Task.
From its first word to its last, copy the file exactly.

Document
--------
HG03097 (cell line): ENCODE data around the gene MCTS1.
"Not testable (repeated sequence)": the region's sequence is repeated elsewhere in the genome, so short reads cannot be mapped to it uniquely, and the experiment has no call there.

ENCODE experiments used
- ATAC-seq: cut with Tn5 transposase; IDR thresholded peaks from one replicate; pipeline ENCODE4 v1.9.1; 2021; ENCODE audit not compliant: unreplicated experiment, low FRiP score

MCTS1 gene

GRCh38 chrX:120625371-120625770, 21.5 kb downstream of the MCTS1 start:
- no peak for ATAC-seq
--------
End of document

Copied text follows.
HG03097 (cell line): ENCODE data around the gene MCTS1.
"Not testable (repeated sequence)": the region's sequence is repeated elsewhere in the genome, so short reads cannot be mapped to it uniquely, and the experiment has no call there.

ENCODE experiments used
- ATAC-seq: cut with Tn5 transposase; IDR thresholded peaks from one replicate; pipeline ENCODE4 v1.9.1; 2021; ENCODE audit not compliant: unreplicated experiment, low FRiP score

MCTS1 gene

GRCh38 chrX:120625371-120625770, 21.5 kb downstream of the MCTS1 start:
- no peak for ATAC-seq